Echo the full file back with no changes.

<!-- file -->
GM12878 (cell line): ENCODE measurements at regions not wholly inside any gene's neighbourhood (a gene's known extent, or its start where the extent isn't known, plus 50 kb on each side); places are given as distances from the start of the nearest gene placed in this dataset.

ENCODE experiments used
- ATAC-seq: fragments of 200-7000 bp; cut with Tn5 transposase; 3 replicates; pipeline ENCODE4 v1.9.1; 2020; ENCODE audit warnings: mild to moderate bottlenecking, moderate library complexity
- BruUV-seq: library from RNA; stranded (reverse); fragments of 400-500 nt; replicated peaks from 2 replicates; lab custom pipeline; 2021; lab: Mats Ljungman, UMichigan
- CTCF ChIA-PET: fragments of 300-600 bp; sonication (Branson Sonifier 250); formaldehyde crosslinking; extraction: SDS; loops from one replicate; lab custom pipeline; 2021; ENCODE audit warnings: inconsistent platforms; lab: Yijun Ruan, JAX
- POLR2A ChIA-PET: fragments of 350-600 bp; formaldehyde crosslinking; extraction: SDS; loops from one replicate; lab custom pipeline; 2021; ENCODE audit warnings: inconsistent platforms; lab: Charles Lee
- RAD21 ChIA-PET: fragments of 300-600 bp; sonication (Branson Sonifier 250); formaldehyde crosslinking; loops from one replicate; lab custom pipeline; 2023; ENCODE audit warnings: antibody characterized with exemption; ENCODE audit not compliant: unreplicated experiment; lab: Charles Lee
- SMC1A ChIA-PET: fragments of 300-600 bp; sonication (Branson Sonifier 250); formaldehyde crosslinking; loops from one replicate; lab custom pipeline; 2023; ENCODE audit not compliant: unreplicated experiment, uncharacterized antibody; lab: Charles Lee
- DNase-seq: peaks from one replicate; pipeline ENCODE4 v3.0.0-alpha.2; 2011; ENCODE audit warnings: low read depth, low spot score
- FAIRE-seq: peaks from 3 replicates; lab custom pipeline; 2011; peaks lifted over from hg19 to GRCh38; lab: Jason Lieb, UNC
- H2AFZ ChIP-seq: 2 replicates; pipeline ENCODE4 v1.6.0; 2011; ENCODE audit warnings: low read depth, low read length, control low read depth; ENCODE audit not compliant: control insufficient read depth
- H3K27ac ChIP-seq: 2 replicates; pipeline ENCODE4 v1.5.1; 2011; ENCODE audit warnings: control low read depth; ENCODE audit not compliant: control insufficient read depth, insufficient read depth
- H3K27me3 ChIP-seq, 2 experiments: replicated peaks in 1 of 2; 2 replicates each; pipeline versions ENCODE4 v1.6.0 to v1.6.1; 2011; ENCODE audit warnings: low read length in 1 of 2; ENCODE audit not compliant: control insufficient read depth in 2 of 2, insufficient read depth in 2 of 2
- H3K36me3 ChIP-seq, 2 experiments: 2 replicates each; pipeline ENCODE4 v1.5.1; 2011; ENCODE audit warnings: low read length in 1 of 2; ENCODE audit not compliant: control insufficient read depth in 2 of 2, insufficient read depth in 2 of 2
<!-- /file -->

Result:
GM12878 (cell line): ENCODE measurements at regions not wholly inside any gene's neighbourhood (a gene's known extent, or its start where the extent isn't known, plus 50 kb on each side); places are given as distances from the start of the nearest gene placed in this dataset.

ENCODE experiments used
- ATAC-seq: fragments of 200-7000 bp; cut with Tn5 transposase; 3 replicates; pipeline ENCODE4 v1.9.1; 2020; ENCODE audit warnings: mild to moderate bottlenecking, moderate library complexity
- BruUV-seq: library from RNA; stranded (reverse); fragments of 400-500 nt; replicated peaks from 2 replicates; lab custom pipeline; 2021; lab: Mats Ljungman, UMichigan
- CTCF ChIA-PET: fragments of 300-600 bp; sonication (Branson Sonifier 250); formaldehyde crosslinking; extraction: SDS; loops from one replicate; lab custom pipeline; 2021; ENCODE audit warnings: inconsistent platforms; lab: Yijun Ruan, JAX
- POLR2A ChIA-PET: fragments of 350-600 bp; formaldehyde crosslinking; extraction: SDS; loops from one replicate; lab custom pipeline; 2021; ENCODE audit warnings: inconsistent platforms; lab: Charles Lee
- RAD21 ChIA-PET: fragments of 300-600 bp; sonication (Branson Sonifier 250); formaldehyde crosslinking; loops from one replicate; lab custom pipeline; 2023; ENCODE audit warnings: antibody characterized with exemption; ENCODE audit not compliant: unreplicated experiment; lab: Charles Lee
- SMC1A ChIA-PET: fragments of 300-600 bp; sonication (Branson Sonifier 250); formaldehyde crosslinking; loops from one replicate; lab custom pipeline; 2023; ENCODE audit not compliant: unreplicated experiment, uncharacterized antibody; lab: Charles Lee
- DNase-seq: peaks from one replicate; pipeline ENCODE4 v3.0.0-alpha.2; 2011; ENCODE audit warnings: low read depth, low spot score
- FAIRE-seq: peaks from 3 replicates; lab custom pipeline; 2011; peaks lifted over from hg19 to GRCh38; lab: Jason Lieb, UNC
- H2AFZ ChIP-seq: 2 replicates; pipeline ENCODE4 v1.6.0; 2011; ENCODE audit warnings: low read depth, low read length, control low read depth; ENCODE audit not compliant: control insufficient read depth
- H3K27ac ChIP-seq: 2 replicates; pipeline ENCODE4 v1.5.1; 2011; ENCODE audit warnings: control low read depth; ENCODE audit not compliant: control insufficient read depth, insufficient read depth
- H3K27me3 ChIP-seq, 2 experiments: replicated peaks in 1 of 2; 2 replicates each; pipeline versions ENCODE4 v1.6.0 to v1.6.1; 2011; ENCODE audit warnings: low read length in 1 of 2; ENCODE audit not compliant: control insufficient read depth in 2 of 2, insufficient read depth in 2 of 2
- H3K36me3 ChIP-seq, 2 experiments: 2 replicates each; pipeline ENCODE4 v1.5.1; 2011; ENCODE audit warnings: low read length in 1 of 2; ENCODE audit not compliant: control insufficient read depth in 2 of 2, insufficient read depth in 2 of 2